The oldest is Bonarda Piedmontese. This is an aromatic variety, now near extinction but it once rivaled Barbera and Nebbiolo in the vineyards of western Piedmont. Although quite capable of producing distinctive wines of good quality, it was replanted only sparsely after the phylloxera epidemic of the 1880s. This is most likely because Bonarda Piedmontese vines offered only very low yields, and winegrowers at that time took a pragmatic, economic approach as they sought to re-establish their vineyards.
The other two Bonarda vines are also from northern Italy, and both are currently used in the Po Valley. Here it is mostly known as Croatina – its name refers to its origins in Croatia – although it has often gone under the name "Bonarda" in southern Lombardy, most notably in the Oltrepo Pavese DOC. There are now even varietally labeled Oltrepo Pavese Bonarda wines, including a sparkling frizzante version, made from Croatina. Croatina is also used slightly further down the Po Valley, in the Colli Piacentini hills of western Emilia-Romagna.
Uva Rara is the third Italian "Bonarda" grape, also known as Bonarda Novarese. (After Novara, a Piedmontese town located just south of Lake Maggiore.) Like Croatina, Uva Rara is used in Oltrepo Pavese wines, but goes under its Uva Rara title. As suggested by its name, Uva Rara was once a rare vine here, although it is now one of the key red varieties around Pavia.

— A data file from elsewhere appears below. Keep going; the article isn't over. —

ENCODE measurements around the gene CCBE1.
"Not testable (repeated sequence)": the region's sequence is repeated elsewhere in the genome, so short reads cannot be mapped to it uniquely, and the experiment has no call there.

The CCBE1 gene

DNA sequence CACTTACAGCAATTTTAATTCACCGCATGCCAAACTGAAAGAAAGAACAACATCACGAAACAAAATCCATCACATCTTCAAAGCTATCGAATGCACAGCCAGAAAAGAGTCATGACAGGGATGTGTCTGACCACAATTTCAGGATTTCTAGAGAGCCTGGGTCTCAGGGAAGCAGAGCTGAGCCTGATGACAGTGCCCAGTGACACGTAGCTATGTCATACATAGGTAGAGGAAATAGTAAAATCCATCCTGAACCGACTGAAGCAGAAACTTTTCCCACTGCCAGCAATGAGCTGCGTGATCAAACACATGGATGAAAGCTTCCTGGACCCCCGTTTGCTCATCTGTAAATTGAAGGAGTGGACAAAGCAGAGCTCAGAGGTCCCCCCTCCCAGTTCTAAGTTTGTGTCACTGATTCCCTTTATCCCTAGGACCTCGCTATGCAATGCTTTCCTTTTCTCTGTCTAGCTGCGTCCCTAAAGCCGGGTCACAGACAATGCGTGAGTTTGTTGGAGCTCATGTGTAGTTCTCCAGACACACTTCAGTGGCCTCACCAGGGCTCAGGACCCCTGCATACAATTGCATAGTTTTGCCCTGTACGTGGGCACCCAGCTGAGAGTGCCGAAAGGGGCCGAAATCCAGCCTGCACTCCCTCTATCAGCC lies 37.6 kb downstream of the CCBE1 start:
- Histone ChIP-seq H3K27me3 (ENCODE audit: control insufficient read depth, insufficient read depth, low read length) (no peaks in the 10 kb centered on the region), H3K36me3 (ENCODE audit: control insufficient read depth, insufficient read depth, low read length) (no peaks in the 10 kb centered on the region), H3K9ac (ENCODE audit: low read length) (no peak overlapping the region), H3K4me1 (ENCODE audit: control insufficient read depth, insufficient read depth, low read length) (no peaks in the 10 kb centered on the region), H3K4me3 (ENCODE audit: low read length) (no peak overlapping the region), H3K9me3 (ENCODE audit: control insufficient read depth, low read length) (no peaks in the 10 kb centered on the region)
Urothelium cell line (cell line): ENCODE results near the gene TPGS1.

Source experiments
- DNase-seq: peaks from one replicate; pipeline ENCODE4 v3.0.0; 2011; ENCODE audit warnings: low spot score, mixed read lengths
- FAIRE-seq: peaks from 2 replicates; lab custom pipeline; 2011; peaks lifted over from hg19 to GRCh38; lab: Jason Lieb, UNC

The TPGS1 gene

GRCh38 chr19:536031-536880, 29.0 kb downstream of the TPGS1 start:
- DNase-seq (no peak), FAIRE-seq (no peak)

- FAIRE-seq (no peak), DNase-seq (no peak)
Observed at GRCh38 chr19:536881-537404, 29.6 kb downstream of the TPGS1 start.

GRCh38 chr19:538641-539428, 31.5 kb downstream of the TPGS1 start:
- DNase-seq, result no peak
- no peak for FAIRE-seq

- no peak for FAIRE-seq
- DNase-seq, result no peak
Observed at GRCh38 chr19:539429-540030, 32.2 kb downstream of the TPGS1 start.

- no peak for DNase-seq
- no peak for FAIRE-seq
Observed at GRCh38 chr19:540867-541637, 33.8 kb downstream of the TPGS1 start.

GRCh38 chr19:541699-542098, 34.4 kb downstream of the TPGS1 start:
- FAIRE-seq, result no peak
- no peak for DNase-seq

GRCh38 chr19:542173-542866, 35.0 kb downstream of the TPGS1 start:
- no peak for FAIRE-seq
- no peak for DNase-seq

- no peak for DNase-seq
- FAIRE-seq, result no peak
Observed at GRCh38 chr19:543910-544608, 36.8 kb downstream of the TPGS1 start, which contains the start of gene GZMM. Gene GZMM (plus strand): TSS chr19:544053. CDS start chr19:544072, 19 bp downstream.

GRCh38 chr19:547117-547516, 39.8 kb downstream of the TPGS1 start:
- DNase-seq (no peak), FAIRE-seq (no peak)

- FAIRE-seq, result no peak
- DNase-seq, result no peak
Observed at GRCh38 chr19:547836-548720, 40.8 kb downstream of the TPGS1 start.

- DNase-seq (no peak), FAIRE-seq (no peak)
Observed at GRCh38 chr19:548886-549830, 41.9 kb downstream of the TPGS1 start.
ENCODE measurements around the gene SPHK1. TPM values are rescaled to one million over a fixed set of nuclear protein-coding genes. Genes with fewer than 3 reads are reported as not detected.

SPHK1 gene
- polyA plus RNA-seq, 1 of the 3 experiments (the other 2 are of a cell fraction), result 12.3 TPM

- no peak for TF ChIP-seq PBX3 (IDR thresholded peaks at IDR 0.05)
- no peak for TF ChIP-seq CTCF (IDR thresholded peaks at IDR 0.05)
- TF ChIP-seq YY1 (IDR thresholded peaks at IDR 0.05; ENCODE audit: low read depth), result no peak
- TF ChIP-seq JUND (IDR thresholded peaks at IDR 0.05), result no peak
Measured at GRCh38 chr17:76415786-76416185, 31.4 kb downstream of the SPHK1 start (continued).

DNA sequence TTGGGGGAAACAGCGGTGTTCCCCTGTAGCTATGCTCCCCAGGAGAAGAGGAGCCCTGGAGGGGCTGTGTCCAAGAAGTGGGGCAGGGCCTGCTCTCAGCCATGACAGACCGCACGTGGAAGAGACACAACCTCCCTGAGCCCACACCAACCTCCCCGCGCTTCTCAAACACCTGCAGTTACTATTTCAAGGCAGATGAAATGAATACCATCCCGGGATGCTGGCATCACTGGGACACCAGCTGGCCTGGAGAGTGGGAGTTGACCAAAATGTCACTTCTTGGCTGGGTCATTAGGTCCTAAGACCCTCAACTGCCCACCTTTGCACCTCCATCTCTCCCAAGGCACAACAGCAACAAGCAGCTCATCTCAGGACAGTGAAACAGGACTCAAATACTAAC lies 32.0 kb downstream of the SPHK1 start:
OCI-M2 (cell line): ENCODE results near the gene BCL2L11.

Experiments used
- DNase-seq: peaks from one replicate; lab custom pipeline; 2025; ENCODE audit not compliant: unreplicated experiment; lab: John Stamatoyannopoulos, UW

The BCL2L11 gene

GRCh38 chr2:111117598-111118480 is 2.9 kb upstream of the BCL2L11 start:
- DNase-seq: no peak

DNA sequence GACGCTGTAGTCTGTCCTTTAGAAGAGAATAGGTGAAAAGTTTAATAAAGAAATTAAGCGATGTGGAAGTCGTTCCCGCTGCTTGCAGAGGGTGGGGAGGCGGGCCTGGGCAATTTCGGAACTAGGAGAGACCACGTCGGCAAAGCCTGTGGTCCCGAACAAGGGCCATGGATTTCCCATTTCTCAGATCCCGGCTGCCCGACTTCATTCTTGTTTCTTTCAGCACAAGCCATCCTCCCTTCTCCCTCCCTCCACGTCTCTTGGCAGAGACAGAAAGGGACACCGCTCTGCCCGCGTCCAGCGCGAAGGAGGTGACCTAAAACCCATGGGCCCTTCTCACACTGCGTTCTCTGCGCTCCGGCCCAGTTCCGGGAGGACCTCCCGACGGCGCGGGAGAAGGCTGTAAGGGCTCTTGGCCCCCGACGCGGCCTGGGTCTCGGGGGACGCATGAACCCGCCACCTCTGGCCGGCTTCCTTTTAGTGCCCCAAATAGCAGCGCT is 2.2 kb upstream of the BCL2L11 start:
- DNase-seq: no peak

The majority of Bonarda grapes grown in the world are planted in Argentina, rather than Italy. Here, the grapes are used both in blends (often with the Argentine icon Malbec) and in varietal wines. The Argentine version of Bonarda is also known as Charbono, which has itself been confused with various varieties.
Popular blends include: Bonarda - Malbec.
Food matches include:
Europe: Milanese veal chop (cotoletta alla Milanese) (still); prosciutto di Parma (frizzante-style)
Asia: Beef and black bean stir-fry (still)
Americas: Quesadilla (still); deep-fried beef turnovers (empanadas de pino) (still)
Australasia/Oceania: Barbecued lamb chops with minted peas (still)